Disability Advocates Confront Congress On Proposed Medicaid Cuts

Disability advocates will do everything in their power to keep this bill from becoming law.

A lot of uncertainty looms in the disability community as Congress considers a bill that could have far reaching implications with its cuts and caps to Medicaid funding and services. One thing that is not uncertain: disability advocates will do everything in their power to keep this bill from becoming law and they will not let Medicaid’s dismantling occur quietly.

Advocacy groups across the country have been arranging call-ins, mass letter writing efforts and making public statements condemning the proposed bill and cuts. The Arc of the United States CEO Peter Berns claimed the bill would undo 65 years of progress for people with disabilities. He went on to say in emotional testimony before Congress that “we cannot turn our back on the commitments we made as a society to all other people with intellectual and developmental disabilities and their families.” (The Arc CEO Statement)

The Autism Self Advocacy Network condemned the repeal as well and provided a script for autistic individuals to use when contacting their elected officials and advocating for themselves. The ASAN’s call to action laid out what it called “horrifying” changes for persons with disabilities and adamantly proclaimed, “A plan that takes away coverage from 24 million people is not a replacement for the ACA.” (ASAN Statement)

The Autism Society of America came out with a similarly harsh condemnation of the proposed changes to Medicaid in the American Healthcare Act. “Slashing federal support for Medicaid by an estimated $880 billion, according to the Congressional Budget Office, over 10 years would force states to reduce eligibility and services, placing the health and well-being of people with disabilities at risk. Our grassroots network of nearly 100 affiliates will not stand by and allow these cuts to happen. They could lead to unintended consequences affecting millions of people with disabilities who seek to live as independently as possible in their communities.” In the same statement the ASA pledged to send a scorecard to all of the Congress members’ constituents affected by autism so constituents would know exactly what policies members voted for and against with regard to autism services. (Autism Society Statement)

One DC area autism father has not only condemned the proposed cuts and outlined ways disability advocates can contact their representatives, but has offered to hand deliver others’ letters to representatives at the Capitol with his autistic son in tow. Andrew Gibbs wants his son to gain experience in advocating for himself and will take letters written by himself, self-advocates and other parent advocates to Congress on March 30th. “I think it's important to confront lawmakers with the true cost of their decisions. If they can understand that their actions will hurt ‘this disabled child’ rather than an abstract population of ‘Medicaid recipients’ they have a more accurate understanding of the effects of their bill.” Gibbs encourages the autism and disability communities to not only write, but to also call their representatives, daily if that’s what it takes. (Spectral Zone Call for Action)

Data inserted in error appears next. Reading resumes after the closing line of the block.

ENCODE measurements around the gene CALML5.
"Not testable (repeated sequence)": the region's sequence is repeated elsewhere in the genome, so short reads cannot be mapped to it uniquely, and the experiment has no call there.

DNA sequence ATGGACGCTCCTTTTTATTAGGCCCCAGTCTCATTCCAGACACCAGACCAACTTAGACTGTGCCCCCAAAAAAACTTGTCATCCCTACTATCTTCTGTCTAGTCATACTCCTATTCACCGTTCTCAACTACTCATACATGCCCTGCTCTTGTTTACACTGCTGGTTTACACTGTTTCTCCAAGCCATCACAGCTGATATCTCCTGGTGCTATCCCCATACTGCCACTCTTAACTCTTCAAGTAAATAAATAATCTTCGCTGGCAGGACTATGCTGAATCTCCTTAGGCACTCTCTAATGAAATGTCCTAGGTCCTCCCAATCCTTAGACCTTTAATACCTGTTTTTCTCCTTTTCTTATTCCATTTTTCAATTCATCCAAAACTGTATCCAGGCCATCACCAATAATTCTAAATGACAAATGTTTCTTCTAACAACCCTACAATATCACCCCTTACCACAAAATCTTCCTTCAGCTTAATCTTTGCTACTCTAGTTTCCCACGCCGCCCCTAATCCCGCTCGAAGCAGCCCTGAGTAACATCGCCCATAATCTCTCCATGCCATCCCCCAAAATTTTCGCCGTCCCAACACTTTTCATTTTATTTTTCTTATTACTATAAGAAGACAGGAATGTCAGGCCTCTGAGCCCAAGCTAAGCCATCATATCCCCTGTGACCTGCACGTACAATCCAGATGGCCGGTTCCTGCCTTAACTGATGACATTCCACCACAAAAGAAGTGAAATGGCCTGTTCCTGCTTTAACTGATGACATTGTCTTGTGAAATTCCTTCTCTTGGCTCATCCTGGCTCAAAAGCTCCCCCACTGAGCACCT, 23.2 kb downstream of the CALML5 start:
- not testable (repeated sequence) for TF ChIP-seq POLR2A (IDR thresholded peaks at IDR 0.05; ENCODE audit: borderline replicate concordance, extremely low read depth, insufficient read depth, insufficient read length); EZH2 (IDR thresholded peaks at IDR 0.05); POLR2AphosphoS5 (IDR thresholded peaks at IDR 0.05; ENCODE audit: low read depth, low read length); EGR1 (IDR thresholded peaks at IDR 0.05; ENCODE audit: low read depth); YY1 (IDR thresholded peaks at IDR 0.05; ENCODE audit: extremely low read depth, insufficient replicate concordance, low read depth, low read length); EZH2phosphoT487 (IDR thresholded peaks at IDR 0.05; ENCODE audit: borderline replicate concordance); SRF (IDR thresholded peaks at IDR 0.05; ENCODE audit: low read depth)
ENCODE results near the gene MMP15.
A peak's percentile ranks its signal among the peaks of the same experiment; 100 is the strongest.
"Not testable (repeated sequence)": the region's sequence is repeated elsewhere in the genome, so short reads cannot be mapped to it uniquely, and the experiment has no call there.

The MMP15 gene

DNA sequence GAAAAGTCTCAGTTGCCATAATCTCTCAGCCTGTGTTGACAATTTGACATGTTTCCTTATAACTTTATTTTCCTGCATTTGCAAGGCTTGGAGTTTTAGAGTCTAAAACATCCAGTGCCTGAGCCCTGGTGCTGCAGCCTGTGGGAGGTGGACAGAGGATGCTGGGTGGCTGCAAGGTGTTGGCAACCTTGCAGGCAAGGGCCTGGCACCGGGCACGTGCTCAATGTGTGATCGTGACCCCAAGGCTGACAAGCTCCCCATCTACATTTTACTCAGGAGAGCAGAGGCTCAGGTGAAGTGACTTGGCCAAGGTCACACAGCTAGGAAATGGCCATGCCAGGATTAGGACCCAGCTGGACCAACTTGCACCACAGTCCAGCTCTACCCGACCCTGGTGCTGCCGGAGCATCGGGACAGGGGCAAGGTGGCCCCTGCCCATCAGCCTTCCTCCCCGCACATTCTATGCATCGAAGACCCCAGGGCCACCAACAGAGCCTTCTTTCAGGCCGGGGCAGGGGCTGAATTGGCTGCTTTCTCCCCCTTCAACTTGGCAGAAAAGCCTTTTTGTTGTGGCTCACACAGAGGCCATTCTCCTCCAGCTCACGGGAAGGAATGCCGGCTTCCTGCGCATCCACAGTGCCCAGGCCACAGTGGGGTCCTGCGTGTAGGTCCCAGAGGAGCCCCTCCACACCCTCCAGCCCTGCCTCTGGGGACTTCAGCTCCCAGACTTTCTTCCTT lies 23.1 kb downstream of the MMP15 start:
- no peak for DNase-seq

Other advocates have pointed out that it is not only Medicaid recipients that will be affected by Medicaid cuts and caps, but also disabled children whose families use Medicaid waiver programs; many of whom have waited for years on waitlists to receive services and help. According to Tricare for Kids, both veteran families and disabled military children will face loss of services and insurance under the proposed American Healthcare Act. In addition to military children that could lose coverage and/or wait longer for waiver services, Tricare for Kids claims that for approximately 200,000 military children Medicaid is required for complex medical care not covered by Tricare or private insurance. (Tricare for Kids Letter to Congress)

Along with disability advocates, the American Medical Association has expressed great concern over the proposed Medicaid changes and many other aspects of the American Healthcare Act. “More than 20 million Americans currently have health care coverage due to the Affordable Care Act (ACA) and among the AMA’s highest priorities for on-going health system reform efforts is to ensure that these individuals maintain that coverage. While we agree that there are problems with the ACA that must be addressed, we cannot support the AHCA as drafted because of the expected decline in health insurance coverage and the potential harm it would cause to vulnerable patient populations.” (AMA Letter to Congress)

A number of Republican lawmakers have also expressed their inability to support the American Healthcare Act in its current form knowing how many of their constituents would lose coverage as a result. (NY Times) Some on the Hill have even joked that nobody wants their name tied to a bill with such far reaching consequences. With medical professionals, advocates, insurers and a number of legislators not supporting the American Healthcare Act, it begs the question “Who thinks this is a good idea?” Constituents on both sides of the aisle that would be negatively impacted by these changes are watching Congress’ next move very carefully. And there is no doubt that they will keep this vote in mind the next time they head to the polls.